Harvard-bound Brashear lineman making the grade on and off the field
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Scott Evans wanted to add to his 6-foot, 150-pound frame and spent the bulk of his freshman year at Brashear snacking his way to a typical defensive lineman's weight.
But instead of taking a protein supplement or loading up on eggs, Evans would set his alarm clock for 3 a.m., have a peanut-butter sandwich and a glass of milk and go back to bed.
“I can't even eat peanut butter anymore,” Evans said. “I think I'm permanently sick of it.”
Little about Evans — now 6-3, 250 — is conventional for a high school kid, and that includes his college choice. The senior lineman will play next season at Harvard, putting him in a rare group to have gone from the City League to the Ivy League.
“He's a tremendous worker with everything that he does,” Brashear coach Rick Murphy said. “He'll be a three-year starter. He's probably had one ‘B.' We've actually had to talk to him about over-training because he'll lift after school, then go to the gym two or three nights a week.
“Everything he does he tries to do it as well as he can.”
At a time when Pittsburgh's public education system seems to come under constant scrutiny, Scott and Maureen Evans, a Pittsburgh homicide detective and a preschool teacher from Sheraden, never seriously thought about sending their oldest son to private school.
“I don't feel it's the responsibility of the school to teach my children,” Scott Evans said. “I think it's our responsibility as parents to teach our children.
“Obviously the school's there, but we feel as parents that we're a large part of our kids' education. It doesn't matter whether it's Brashear, Perry, Seton, Canevin or Central Catholic.”
Maureen Evans taught Scott, the oldest of the Evans' three kids, study habits from an early age. Sometimes that meant her son wouldn't touch a weight until 9 p.m. — when he was done with his homework.
Maureen and Scott Evans — both college athletes, Maureen a basketball player at Monmouth, Scott playing football at Northeastern — researched elementary schools and sent Scott to Pittsburgh Allegheny K-5, an upscale magnet school.
“The city teachers are wonderful,” Maureen Evans said. “They've done so much. They're willing to stay after school to help. They're willing to come in early. I don't know why people don't give them more credit.”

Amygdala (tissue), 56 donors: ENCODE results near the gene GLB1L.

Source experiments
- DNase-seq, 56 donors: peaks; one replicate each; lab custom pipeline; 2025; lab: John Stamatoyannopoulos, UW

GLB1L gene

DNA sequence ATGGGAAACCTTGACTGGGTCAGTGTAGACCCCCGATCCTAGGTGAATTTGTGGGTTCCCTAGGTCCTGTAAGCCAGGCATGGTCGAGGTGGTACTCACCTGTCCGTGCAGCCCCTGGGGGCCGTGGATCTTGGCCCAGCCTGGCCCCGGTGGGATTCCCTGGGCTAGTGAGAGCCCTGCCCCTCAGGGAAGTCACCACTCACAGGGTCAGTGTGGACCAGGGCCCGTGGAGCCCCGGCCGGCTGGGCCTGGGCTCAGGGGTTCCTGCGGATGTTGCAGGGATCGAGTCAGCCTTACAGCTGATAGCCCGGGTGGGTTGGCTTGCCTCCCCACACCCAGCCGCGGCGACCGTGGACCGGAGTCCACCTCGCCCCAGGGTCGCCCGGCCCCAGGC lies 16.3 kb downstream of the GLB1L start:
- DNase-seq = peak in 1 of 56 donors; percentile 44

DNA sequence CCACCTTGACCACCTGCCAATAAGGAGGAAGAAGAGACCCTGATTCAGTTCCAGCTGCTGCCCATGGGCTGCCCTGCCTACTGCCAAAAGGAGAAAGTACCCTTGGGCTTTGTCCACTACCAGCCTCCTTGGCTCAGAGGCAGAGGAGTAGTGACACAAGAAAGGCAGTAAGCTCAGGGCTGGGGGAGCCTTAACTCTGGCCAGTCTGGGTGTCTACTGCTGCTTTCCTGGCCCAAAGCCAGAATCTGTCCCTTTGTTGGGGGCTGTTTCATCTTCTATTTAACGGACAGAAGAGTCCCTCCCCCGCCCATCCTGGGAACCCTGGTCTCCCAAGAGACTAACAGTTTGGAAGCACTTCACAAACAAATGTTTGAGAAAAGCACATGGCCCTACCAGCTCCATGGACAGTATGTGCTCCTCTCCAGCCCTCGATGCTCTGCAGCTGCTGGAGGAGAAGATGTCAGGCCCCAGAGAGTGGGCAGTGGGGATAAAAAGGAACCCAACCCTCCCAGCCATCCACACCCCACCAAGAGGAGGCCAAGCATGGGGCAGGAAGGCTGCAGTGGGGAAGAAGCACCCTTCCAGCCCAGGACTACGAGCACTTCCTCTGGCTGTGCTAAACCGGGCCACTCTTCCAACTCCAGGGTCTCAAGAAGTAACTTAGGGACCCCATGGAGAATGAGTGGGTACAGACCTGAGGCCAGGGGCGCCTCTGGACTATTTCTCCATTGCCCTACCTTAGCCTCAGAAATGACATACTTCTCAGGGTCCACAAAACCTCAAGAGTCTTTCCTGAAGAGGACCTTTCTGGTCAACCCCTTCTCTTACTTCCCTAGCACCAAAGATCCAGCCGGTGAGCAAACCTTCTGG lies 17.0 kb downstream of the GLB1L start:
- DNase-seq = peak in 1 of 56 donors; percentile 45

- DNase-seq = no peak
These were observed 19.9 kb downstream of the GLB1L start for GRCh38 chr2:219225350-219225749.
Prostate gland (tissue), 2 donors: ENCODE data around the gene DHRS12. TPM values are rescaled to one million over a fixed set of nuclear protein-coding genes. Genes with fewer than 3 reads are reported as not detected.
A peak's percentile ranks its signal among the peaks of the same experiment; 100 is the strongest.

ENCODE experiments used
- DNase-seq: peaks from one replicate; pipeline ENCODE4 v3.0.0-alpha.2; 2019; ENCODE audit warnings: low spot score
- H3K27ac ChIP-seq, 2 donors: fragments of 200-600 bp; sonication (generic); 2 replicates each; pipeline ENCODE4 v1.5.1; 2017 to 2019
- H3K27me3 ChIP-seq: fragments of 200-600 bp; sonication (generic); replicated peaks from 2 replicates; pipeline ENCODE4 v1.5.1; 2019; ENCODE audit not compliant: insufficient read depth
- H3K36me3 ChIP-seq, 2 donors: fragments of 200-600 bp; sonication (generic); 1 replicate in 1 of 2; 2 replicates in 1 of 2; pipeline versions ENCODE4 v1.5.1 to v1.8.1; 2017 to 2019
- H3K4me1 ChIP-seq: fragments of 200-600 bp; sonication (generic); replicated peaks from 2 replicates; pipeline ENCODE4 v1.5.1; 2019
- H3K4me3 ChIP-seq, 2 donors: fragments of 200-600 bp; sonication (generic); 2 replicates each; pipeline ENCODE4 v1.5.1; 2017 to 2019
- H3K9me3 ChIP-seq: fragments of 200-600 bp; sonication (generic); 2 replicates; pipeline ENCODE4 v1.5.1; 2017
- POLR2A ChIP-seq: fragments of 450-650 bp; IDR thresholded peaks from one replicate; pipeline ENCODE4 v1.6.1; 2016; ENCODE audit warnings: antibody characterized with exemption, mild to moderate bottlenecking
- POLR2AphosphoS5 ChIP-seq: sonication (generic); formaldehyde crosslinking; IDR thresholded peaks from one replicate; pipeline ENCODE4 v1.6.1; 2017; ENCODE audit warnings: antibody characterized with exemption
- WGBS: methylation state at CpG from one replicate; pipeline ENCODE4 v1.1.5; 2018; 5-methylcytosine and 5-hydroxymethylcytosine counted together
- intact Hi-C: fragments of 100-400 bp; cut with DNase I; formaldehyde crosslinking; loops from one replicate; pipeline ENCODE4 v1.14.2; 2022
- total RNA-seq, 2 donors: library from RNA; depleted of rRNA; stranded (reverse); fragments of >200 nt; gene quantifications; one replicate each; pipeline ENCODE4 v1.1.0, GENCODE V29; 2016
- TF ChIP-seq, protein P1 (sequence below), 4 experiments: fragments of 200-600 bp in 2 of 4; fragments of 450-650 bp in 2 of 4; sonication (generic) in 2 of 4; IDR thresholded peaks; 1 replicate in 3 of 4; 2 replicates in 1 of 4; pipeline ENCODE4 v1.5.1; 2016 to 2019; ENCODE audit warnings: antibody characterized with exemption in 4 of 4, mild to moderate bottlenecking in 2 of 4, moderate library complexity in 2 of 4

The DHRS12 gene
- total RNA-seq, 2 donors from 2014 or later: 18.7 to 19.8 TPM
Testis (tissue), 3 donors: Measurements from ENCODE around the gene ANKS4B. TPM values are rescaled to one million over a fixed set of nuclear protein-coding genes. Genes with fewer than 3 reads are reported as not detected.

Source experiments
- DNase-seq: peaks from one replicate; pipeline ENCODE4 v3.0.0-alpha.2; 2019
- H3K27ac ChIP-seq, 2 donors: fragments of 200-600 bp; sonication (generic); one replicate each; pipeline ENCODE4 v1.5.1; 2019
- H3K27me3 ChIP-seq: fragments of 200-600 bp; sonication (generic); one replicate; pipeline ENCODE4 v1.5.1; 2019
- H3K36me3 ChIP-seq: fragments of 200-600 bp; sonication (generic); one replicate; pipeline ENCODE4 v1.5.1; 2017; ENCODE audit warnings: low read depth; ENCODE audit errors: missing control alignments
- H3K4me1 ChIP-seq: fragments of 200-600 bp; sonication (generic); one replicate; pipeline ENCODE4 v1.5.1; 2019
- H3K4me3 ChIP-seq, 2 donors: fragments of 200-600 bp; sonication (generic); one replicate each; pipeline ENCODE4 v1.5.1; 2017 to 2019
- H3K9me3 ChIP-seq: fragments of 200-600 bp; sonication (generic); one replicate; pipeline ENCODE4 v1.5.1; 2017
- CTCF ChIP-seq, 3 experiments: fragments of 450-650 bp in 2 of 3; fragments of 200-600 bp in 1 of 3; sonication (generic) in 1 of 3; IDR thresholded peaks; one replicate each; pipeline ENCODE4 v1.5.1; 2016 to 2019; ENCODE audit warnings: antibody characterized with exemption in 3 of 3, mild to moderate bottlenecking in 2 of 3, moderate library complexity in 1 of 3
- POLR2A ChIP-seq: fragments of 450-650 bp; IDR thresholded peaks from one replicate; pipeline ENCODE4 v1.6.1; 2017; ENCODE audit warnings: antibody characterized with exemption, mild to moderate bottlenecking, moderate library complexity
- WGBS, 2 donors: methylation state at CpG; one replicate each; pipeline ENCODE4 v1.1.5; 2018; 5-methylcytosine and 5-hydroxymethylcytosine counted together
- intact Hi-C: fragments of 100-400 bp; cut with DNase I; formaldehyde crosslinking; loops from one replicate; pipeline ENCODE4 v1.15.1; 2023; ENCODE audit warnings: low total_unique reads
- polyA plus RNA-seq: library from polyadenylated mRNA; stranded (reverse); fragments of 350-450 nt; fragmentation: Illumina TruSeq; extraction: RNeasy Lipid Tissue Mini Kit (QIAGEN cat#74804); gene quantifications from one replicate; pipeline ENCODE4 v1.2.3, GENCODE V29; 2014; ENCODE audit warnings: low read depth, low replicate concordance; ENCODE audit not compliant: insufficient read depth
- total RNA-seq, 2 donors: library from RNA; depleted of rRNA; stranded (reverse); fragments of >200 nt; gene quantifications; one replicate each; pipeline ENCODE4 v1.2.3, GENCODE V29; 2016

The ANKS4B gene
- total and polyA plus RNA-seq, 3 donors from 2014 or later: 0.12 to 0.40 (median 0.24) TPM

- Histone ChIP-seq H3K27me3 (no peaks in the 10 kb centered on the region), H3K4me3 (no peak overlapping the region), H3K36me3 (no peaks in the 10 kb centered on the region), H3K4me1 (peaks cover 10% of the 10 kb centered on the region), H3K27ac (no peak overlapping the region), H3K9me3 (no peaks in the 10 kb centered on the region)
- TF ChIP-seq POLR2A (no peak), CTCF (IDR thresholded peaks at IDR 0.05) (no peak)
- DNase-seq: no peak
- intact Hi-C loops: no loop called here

Evans has a 3.97 grade-point average, the result of the one ‘B' Murphy pointed out. That jumps to 4.67 when considering the seven Advanced Placement classes Evans has taken the past two years. He scored 1,870 on the three-part SATs.
Outside of the classroom, Evans enjoys reading books about the Revolutionary War, obsesses over Navy Seals and modern military tactics and shuns Twitter.
“I try not to say too much because people really make fools of themselves on there,” Evans said.
Not that Evans, whose favorite book is “Lone Survivor: The Eyewitness Account of Operation Redwing and the Lost Heroes of SEAL Team 10” by Marcus Luttrell, is solely a brainiac.
Forced into playing center during a Week 2 loss to Perry because of an injury to a teammate, Evans didn't miss a beat blocking-wise and made a heads-up play late in the first half that may have saved a touchdown.
After an interception, the horn at Cupples Stadium sounded, and several players stopped. Perry's Antoine Long looked like he might break free. Evans kept pursuit and brought down Long.
“He's just like any other kid, except for the fact that he's really bright,” Murphy said of Evans, who wants to major in engineering at Harvard. “Not only is he very intelligent, but he's willing to put in the work to get there.”
Murphy said that Evans' intellect often shines through whenever they're figuring out blocking assignments, something Evans rarely struggles to comprehend.
Evans, for his part, views football the way any smart kid would.
“It's kind of like a chess game when you go against an offensive tackle,” said Evans, who's schedule consists of Spanish IV, Calculus and AP psychology, among other classes. “Throughout the game, you analyze his tendencies, and you analyze the tendencies of the running back and quarterback. Sometimes you're able to predict the play before it happens.”
Still, even though Evans is probably one of the few high school football players who could carry on a conversation about Nostradamus, even he couldn't have seen such a transformation coming his freshman year.
Stick thin back then, Evans benched 225 pounds 16 times at Harvard's summer camp a few months ago. He can bench press a max of 315, he deadlifts 415 and can squat 370.
“It's all about developing habits,” Maureen Evans said. “Just like football, it's not all about football; it's about life lessons and teaching them to work hard.”
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